I think this may fill some of gap dios is wondering about concerning who does what in the Canadian system. (I think). Recently, the notwithstanding clause has been brought up in the context of provinces prohibiting same-sex marriage. Any sort of contentious issue inevitable sees the notwithstanding clause dragged in, even if I don't always understand why.
posted by GuyZero at 2:56 PM on December 22, 2005


And as a left-libertarian I find your apparent support for arbitrary majority rule:

"That is, I don't care where democratic majorities set the line, but wherever it is, you better damn well follow it."

simply abhorrent, and ridiculous, as that's NOT the basis of our system of government, and if it were, I would agitate for change.

I find the majority decision of Lawrence that I quoted above to be a good description of what our form of government is, and I understand Canada's to be similarly structured.
posted by Heywood Mogroot at 2:57 PM on December 22, 2005


This descision appears to me to be very much a judicial interpretation of that first line of the charter that both sol and I quoted. That's the Canadian balance. It's explicit in our primary rights document.
posted by bonehead at 4:50 PM CST on December 22


I appreciate that. That helped clear up some things for me.

On preview:

well... until GuyZero's comment.

That Notwithstanding clause is wild. That obviously throws a giant monkey-wrench into the thought process.

So am I understand this correctly: anything that a legislature passes as a law can be voided by the Supreme Court as violative of the primary rights document. So the Supreme Court can rule something legal, but if a province disagrees, it can void the primary right under the constitution?

(honestly wants to know)
posted by dios at 3:02 PM on December 22, 2005


My point is that there a lot of ways to protect against tyranny of the majority and different theories on how to do it. But in the end, taking the power away from them in areas that doesn't effect individual rights seems like the most un-democratic way.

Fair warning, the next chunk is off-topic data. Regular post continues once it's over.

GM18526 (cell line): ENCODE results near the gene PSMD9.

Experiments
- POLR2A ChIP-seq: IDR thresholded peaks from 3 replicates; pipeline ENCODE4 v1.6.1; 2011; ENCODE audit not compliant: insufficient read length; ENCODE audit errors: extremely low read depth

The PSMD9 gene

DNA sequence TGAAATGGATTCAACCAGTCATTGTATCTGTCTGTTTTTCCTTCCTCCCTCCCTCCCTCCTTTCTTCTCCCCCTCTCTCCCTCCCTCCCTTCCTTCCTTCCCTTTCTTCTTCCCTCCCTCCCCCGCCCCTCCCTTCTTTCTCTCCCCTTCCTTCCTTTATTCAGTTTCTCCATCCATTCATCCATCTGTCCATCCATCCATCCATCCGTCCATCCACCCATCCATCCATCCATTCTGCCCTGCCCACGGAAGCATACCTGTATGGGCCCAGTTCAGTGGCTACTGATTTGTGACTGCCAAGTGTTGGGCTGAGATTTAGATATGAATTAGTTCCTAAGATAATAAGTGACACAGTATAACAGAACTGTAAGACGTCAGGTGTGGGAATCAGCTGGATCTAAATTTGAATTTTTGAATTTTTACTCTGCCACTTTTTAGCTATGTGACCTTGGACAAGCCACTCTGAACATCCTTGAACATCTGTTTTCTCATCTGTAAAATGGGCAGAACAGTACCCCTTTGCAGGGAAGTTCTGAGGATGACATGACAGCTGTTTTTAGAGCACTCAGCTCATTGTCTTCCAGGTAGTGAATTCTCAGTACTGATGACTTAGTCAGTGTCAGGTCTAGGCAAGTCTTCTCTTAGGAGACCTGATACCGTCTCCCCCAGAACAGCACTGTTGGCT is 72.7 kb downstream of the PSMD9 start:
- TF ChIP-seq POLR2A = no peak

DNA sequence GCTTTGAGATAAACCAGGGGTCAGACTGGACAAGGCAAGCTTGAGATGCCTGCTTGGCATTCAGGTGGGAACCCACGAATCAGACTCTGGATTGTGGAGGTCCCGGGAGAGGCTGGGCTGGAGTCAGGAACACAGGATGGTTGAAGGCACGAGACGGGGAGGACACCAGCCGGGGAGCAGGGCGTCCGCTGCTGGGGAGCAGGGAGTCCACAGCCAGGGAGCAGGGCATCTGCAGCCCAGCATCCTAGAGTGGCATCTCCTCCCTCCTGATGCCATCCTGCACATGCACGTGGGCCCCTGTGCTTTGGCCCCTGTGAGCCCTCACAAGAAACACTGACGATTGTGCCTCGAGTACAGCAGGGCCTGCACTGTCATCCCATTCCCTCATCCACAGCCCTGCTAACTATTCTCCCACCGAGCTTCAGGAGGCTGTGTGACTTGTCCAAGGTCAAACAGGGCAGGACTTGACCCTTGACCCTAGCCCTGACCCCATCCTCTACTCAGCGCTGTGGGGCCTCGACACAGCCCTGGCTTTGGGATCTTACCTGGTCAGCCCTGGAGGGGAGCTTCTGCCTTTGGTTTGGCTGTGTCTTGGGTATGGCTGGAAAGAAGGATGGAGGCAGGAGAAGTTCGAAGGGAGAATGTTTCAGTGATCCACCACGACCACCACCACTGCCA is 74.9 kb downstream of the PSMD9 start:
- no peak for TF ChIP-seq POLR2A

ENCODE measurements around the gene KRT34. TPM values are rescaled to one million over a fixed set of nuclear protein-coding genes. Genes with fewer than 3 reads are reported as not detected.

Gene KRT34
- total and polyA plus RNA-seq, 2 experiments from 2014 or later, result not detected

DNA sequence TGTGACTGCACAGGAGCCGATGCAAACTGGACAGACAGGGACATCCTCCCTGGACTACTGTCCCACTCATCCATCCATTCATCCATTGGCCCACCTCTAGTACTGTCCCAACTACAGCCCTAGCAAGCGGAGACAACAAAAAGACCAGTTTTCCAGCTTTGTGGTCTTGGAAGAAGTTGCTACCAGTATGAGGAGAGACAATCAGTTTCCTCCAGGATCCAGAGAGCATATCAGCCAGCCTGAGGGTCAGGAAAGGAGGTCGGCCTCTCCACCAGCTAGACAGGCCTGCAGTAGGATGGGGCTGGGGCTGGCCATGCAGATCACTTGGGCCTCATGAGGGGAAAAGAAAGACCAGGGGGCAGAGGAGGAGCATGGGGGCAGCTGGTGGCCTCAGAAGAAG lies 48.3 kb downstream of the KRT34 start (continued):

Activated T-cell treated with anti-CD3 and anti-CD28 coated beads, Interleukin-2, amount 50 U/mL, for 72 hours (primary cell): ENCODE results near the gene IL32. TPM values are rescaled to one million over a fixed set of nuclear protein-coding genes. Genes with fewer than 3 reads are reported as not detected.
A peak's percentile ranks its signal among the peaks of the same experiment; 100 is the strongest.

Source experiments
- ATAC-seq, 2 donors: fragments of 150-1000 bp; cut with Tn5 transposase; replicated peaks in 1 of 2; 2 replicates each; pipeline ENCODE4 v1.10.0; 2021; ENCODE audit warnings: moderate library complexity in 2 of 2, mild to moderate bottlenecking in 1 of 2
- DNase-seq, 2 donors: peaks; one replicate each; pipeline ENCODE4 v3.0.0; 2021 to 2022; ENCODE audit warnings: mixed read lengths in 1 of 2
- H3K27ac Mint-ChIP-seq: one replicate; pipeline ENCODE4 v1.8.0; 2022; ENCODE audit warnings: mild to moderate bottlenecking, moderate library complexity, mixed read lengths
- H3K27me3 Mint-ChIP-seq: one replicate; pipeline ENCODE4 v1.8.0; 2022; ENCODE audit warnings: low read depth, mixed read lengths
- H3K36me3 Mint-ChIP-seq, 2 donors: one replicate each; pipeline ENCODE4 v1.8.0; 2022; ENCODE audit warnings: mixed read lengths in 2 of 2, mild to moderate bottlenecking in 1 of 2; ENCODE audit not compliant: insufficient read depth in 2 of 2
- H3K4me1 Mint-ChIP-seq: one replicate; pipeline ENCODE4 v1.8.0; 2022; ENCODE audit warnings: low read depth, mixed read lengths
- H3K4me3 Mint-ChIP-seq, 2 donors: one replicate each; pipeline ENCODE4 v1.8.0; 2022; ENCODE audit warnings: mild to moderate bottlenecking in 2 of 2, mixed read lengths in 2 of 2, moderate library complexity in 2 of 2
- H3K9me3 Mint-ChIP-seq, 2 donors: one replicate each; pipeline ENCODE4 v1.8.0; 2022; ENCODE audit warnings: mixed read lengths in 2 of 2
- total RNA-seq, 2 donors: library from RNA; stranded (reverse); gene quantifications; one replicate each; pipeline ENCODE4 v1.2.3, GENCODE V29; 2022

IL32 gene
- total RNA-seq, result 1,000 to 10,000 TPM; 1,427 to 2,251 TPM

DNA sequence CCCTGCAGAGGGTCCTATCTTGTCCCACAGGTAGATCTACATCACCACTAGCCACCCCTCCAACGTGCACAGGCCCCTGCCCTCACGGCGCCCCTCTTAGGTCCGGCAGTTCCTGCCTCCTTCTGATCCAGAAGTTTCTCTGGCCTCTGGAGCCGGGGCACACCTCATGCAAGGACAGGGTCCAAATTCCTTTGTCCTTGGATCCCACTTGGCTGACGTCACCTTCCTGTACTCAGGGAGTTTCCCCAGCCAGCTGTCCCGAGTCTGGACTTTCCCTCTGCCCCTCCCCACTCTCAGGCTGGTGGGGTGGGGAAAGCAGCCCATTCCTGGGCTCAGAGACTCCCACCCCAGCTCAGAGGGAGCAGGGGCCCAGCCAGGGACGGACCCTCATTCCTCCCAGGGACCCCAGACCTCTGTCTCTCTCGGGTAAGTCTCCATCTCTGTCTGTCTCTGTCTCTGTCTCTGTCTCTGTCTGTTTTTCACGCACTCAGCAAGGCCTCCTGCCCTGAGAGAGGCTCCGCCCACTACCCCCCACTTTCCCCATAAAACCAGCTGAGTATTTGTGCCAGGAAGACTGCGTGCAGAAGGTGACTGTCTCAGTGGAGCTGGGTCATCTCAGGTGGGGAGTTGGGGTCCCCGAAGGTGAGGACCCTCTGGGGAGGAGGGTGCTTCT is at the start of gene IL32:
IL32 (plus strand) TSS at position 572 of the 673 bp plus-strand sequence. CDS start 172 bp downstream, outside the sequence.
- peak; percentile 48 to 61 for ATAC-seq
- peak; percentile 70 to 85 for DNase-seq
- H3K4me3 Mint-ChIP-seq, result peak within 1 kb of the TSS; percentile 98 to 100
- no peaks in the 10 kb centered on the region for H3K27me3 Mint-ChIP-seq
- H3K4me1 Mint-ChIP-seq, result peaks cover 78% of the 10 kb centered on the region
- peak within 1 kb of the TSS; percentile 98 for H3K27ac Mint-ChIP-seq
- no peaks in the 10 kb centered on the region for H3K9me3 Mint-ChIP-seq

Ignoring the specifics of Canadian law, you appear to be babbling here.

If the majority is infringing on "individual rights" with no rational, reasonable, "due process" basis, this infringement needs to be removed, either by the political act of civil disobedience, or judicial review and nullification.

Yes, this would be undemocratic. This ain't a democracy, thank God.
posted by Heywood Mogroot at 3:06 PM on December 22, 2005


So am I understand this correctly: anything that a legislature passes as a law can be voided by the Supreme Court as violative of the primary rights document.

Yes.

So the Supreme Court can rule something legal, but if a province disagrees, it can void the primary right under the constitution?

Yes. The federal government can too. The use of the clause is effective for up to five years. Then it has to be revisited by the legislature in question. It's a rarely used provision, but it's available.
posted by raedyn at 3:08 PM on December 22, 2005


I recall that there is an issue that "notwithstanding" doesn't mean what it appears to mean, but I forget now. Anyone?
posted by Heywood Mogroot at 3:09 PM on December 22, 2005


Dios: Emergency room treatment for STDs? Did you even read what you wrote?
posted by Sparx

added to thingsdiosdoesntknowaboutsex.txt
posted by Optimus Chyme


I know no one gives a shit at this point, but I must interject to say that dios is actually right on this count – people certainly DO end up in ERs for STDs and complications from STDs, all the time. They’re not all just “warts on a wang,” you know. People can die from some STDs or complications from them.

The More You Know. ™
posted by tristeza at 3:09 PM on December 22, 2005


That's essentially it, dios. The supreme court looks at the body of laws, the charter, and the law being contended. Evaluates whether or not the law in question complies - particularly with the charter. If it complies it rules in favour of the law, if it doesn't then it passes a ruling the limits or abolishes the law.

Regardless, each province can invoke the notwithstanding clause to modify the charter as it sees fit, within the boundries of the province.